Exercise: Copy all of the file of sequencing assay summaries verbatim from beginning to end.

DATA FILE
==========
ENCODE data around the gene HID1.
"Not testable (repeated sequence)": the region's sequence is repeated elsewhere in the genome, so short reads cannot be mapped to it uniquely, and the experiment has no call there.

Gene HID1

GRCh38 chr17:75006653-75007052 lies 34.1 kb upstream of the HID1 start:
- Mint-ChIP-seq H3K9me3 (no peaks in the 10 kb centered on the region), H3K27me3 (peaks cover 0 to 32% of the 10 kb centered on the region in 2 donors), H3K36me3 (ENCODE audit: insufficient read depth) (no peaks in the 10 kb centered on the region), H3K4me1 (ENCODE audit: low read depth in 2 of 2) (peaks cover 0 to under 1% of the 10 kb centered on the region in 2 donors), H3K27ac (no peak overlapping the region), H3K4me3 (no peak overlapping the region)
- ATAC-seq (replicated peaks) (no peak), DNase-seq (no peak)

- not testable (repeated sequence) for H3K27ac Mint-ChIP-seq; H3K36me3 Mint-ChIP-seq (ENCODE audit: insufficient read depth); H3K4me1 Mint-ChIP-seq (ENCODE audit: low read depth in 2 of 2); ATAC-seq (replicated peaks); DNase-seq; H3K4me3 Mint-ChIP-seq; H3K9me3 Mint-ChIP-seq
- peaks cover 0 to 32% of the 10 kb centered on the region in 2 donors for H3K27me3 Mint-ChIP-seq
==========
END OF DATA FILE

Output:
ENCODE data around the gene HID1.
"Not testable (repeated sequence)": the region's sequence is repeated elsewhere in the genome, so short reads cannot be mapped to it uniquely, and the experiment has no call there.

Gene HID1

GRCh38 chr17:75006653-75007052 lies 34.1 kb upstream of the HID1 start:
- Mint-ChIP-seq H3K9me3 (no peaks in the 10 kb centered on the region), H3K27me3 (peaks cover 0 to 32% of the 10 kb centered on the region in 2 donors), H3K36me3 (ENCODE audit: insufficient read depth) (no peaks in the 10 kb centered on the region), H3K4me1 (ENCODE audit: low read depth in 2 of 2) (peaks cover 0 to under 1% of the 10 kb centered on the region in 2 donors), H3K27ac (no peak overlapping the region), H3K4me3 (no peak overlapping the region)
- ATAC-seq (replicated peaks) (no peak), DNase-seq (no peak)

- not testable (repeated sequence) for H3K27ac Mint-ChIP-seq; H3K36me3 Mint-ChIP-seq (ENCODE audit: insufficient read depth); H3K4me1 Mint-ChIP-seq (ENCODE audit: low read depth in 2 of 2); ATAC-seq (replicated peaks); DNase-seq; H3K4me3 Mint-ChIP-seq; H3K9me3 Mint-ChIP-seq
- peaks cover 0 to 32% of the 10 kb centered on the region in 2 donors for H3K27me3 Mint-ChIP-seq